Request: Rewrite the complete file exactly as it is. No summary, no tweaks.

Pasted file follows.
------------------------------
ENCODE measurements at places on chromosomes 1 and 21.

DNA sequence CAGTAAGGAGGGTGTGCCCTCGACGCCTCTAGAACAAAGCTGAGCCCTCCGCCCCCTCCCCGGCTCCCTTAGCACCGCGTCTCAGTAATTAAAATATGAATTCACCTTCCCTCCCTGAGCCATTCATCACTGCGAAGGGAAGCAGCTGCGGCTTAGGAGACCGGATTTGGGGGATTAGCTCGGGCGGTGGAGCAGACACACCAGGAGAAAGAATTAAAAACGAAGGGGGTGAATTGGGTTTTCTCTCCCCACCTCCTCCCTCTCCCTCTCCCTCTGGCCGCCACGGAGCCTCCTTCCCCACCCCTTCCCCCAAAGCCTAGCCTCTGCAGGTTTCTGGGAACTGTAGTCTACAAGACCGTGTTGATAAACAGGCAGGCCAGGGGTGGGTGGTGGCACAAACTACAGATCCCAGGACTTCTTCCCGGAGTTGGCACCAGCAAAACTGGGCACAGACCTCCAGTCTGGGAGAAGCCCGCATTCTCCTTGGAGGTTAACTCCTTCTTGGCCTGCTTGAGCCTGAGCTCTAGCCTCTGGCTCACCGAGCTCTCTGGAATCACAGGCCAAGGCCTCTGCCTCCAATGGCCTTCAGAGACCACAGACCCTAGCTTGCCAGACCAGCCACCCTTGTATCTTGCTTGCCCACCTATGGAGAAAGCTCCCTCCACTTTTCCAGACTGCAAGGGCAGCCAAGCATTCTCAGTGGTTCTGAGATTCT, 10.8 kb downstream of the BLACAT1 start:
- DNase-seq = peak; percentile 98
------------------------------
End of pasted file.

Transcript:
ENCODE measurements at places on chromosomes 1 and 21.

DNA sequence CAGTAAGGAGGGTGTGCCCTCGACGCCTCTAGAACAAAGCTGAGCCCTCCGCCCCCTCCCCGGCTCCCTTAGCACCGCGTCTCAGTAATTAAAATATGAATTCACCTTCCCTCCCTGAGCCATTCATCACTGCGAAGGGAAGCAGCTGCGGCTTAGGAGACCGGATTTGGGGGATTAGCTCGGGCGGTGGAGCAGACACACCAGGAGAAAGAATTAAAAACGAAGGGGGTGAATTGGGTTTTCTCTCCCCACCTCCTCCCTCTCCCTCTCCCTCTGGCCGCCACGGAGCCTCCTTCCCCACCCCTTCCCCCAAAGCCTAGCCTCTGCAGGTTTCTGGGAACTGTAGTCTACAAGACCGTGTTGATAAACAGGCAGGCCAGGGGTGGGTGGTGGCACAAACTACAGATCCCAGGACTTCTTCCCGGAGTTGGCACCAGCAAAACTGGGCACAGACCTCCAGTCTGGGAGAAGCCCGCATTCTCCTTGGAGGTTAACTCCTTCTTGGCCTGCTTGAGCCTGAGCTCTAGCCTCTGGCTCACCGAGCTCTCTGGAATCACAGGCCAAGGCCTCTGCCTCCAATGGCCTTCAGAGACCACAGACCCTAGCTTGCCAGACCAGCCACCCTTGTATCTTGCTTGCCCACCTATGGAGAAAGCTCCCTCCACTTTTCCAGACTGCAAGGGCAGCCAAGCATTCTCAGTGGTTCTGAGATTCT, 10.8 kb downstream of the BLACAT1 start:
- DNase-seq = peak; percentile 98